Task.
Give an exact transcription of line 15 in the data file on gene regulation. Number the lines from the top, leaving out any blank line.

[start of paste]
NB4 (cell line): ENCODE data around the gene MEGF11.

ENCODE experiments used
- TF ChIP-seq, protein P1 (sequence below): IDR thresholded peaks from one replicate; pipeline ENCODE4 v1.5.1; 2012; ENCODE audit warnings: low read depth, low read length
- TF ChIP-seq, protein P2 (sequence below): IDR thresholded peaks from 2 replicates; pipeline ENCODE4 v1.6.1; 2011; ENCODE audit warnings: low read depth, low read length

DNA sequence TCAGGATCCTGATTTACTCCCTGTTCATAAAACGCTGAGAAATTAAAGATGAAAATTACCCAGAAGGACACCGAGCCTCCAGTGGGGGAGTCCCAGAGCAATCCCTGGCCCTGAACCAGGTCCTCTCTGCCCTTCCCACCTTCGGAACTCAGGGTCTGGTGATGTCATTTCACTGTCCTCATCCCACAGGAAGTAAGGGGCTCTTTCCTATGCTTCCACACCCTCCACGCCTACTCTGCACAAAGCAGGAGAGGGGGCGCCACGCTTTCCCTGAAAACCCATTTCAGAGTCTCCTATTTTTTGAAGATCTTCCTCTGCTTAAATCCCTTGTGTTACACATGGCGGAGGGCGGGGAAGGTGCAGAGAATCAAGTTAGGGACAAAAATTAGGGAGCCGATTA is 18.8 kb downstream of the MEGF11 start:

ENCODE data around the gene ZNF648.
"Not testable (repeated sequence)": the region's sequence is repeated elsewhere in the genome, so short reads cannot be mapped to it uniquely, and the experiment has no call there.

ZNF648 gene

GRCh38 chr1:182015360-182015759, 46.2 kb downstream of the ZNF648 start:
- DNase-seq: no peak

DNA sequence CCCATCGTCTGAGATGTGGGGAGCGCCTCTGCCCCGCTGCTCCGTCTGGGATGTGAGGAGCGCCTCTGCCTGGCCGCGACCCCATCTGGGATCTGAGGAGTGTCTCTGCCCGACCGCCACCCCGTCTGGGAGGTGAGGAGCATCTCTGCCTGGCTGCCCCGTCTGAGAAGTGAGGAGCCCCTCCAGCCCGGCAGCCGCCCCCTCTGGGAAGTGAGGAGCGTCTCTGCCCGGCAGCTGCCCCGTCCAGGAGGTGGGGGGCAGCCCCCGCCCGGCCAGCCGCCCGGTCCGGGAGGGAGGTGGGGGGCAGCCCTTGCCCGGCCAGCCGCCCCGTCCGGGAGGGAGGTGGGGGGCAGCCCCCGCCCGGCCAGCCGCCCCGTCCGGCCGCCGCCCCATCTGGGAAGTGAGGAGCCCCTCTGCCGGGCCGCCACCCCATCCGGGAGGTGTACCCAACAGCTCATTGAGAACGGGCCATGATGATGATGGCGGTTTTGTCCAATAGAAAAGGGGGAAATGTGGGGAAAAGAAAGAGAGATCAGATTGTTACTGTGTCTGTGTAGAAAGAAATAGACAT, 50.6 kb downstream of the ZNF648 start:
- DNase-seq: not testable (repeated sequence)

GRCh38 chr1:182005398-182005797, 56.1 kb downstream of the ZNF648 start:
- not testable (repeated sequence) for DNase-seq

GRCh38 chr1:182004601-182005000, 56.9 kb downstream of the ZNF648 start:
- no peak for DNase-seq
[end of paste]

GRCh38 chr1:182004601-182005000, 56.9 kb downstream of the ZNF648 start: